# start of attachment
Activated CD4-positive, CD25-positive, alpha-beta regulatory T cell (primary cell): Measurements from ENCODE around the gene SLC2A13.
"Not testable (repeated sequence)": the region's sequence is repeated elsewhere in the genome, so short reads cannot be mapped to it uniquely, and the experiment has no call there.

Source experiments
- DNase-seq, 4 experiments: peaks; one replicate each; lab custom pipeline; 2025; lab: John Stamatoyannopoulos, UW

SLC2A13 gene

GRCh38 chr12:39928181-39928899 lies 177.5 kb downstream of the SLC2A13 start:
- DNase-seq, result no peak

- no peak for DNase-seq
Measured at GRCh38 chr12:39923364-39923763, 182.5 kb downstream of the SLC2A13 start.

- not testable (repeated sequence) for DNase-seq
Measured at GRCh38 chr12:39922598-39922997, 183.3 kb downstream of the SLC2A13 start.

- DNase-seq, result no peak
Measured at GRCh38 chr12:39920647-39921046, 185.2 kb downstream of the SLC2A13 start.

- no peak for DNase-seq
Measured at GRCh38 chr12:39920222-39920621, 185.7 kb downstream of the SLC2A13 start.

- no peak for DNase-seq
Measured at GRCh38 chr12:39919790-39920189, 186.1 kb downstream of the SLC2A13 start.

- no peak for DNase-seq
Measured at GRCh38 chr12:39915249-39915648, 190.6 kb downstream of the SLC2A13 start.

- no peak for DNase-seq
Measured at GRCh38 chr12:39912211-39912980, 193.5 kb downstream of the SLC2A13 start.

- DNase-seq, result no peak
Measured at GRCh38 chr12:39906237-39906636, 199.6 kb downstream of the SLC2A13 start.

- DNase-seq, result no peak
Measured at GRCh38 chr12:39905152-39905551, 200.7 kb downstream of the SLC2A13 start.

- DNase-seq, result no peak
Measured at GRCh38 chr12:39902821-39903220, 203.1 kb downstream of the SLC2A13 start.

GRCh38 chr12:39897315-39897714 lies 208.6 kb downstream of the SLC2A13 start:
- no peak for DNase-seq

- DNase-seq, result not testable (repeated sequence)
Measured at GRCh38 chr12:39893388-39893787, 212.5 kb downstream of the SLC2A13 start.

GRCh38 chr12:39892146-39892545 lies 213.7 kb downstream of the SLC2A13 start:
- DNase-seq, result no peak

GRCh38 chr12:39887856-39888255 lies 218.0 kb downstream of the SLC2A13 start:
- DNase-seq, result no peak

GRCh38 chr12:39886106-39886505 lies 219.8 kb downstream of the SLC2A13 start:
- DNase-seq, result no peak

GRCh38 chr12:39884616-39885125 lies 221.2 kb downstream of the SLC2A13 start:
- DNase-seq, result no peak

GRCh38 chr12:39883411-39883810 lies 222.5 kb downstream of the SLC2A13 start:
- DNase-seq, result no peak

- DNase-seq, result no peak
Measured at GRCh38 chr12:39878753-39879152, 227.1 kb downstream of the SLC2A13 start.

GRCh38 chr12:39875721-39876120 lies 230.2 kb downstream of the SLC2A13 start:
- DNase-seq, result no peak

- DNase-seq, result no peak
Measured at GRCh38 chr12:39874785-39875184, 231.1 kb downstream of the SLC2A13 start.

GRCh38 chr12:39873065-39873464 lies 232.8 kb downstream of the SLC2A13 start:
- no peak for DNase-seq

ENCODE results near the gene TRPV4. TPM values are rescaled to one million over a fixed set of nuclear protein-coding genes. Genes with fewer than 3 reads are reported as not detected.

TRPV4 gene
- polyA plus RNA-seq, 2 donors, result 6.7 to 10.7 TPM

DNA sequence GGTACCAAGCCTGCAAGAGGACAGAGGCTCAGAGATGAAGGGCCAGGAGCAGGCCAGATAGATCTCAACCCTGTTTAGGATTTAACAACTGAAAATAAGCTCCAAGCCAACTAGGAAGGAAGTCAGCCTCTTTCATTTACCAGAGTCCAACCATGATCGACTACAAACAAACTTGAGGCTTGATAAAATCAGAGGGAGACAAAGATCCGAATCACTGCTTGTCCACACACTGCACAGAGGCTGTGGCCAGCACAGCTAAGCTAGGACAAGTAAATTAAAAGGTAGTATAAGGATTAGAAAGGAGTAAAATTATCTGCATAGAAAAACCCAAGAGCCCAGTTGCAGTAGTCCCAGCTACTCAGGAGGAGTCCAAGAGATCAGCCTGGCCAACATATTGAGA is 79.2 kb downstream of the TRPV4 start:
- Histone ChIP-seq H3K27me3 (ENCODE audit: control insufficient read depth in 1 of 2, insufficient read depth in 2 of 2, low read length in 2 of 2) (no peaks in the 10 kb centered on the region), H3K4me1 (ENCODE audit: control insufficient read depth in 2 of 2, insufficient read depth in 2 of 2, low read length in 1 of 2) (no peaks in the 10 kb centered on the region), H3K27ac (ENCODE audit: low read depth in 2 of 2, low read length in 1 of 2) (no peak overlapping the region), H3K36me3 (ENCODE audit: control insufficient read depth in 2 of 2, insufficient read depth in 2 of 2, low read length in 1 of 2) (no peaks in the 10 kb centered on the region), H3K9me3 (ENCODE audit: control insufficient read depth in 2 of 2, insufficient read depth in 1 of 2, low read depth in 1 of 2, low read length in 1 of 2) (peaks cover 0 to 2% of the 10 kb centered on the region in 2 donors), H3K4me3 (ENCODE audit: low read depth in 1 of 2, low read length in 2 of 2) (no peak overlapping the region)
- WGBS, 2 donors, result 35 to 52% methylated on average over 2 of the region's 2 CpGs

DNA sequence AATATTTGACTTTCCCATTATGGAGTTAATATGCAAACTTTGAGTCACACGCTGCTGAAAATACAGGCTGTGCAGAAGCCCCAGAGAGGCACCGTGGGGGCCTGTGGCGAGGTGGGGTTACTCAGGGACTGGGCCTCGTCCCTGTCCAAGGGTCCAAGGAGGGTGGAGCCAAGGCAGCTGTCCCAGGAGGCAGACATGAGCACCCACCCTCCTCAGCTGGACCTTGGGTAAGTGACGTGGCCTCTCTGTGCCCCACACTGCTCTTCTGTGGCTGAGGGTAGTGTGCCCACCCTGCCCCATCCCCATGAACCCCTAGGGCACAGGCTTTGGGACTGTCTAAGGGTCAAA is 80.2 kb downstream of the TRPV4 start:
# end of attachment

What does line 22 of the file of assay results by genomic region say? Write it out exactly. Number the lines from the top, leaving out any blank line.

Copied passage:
- DNase-seq, result no peak